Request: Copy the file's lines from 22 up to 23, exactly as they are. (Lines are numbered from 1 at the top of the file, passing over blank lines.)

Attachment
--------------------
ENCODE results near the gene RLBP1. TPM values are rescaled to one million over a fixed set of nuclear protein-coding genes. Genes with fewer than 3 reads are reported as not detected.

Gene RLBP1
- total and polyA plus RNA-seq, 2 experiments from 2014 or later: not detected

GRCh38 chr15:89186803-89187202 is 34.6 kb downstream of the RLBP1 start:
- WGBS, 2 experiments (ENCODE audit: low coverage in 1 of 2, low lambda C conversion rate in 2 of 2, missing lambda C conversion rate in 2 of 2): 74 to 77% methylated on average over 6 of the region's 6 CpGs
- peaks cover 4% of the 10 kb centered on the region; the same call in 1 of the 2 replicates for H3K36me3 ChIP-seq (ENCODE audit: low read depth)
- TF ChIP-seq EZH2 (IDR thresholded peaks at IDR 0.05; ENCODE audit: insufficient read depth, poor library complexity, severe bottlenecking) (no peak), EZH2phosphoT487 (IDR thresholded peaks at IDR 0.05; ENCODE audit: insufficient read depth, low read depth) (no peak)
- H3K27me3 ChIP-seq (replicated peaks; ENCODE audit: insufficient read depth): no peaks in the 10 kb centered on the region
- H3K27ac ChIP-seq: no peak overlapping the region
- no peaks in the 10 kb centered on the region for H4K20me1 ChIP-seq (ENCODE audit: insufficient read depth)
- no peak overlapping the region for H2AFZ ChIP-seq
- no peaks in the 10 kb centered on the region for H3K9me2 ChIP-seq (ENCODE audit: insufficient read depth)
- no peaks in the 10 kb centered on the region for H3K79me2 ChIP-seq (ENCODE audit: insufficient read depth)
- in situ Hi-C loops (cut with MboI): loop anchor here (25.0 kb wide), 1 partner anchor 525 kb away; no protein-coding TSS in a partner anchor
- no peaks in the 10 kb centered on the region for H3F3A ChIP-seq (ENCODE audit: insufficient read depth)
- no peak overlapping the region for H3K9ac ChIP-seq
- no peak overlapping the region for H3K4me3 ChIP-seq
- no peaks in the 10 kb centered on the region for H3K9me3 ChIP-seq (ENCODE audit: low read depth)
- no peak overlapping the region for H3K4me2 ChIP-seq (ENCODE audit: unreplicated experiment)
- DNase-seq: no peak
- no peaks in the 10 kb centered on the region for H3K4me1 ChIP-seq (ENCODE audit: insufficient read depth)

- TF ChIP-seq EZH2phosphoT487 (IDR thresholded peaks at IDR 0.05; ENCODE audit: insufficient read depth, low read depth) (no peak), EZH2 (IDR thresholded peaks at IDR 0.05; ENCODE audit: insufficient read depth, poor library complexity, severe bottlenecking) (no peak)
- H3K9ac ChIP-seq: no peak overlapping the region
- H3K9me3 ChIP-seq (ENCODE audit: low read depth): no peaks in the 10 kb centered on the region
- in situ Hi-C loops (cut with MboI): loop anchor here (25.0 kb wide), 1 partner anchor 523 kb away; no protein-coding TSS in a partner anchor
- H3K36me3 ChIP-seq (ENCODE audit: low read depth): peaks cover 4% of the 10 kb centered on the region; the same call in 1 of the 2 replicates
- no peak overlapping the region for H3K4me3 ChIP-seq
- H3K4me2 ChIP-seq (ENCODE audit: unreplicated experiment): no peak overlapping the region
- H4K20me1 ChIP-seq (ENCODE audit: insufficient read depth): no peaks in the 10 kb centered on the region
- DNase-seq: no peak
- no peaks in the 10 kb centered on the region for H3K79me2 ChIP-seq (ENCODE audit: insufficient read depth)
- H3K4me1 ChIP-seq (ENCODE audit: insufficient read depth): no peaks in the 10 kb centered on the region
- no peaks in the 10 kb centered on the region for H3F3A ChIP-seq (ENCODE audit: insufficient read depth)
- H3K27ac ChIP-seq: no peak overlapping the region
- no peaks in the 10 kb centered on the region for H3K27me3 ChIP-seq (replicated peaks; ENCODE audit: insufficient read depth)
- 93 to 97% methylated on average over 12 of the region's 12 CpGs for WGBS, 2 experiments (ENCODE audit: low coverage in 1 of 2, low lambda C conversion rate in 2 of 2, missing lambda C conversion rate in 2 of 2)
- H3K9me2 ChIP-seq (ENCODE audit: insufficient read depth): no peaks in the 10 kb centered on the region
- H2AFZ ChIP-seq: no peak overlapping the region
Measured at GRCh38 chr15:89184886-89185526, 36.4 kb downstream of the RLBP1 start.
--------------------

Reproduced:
- TF ChIP-seq EZH2phosphoT487 (IDR thresholded peaks at IDR 0.05; ENCODE audit: insufficient read depth, low read depth) (no peak), EZH2 (IDR thresholded peaks at IDR 0.05; ENCODE audit: insufficient read depth, poor library complexity, severe bottlenecking) (no peak)
- H3K9ac ChIP-seq: no peak overlapping the region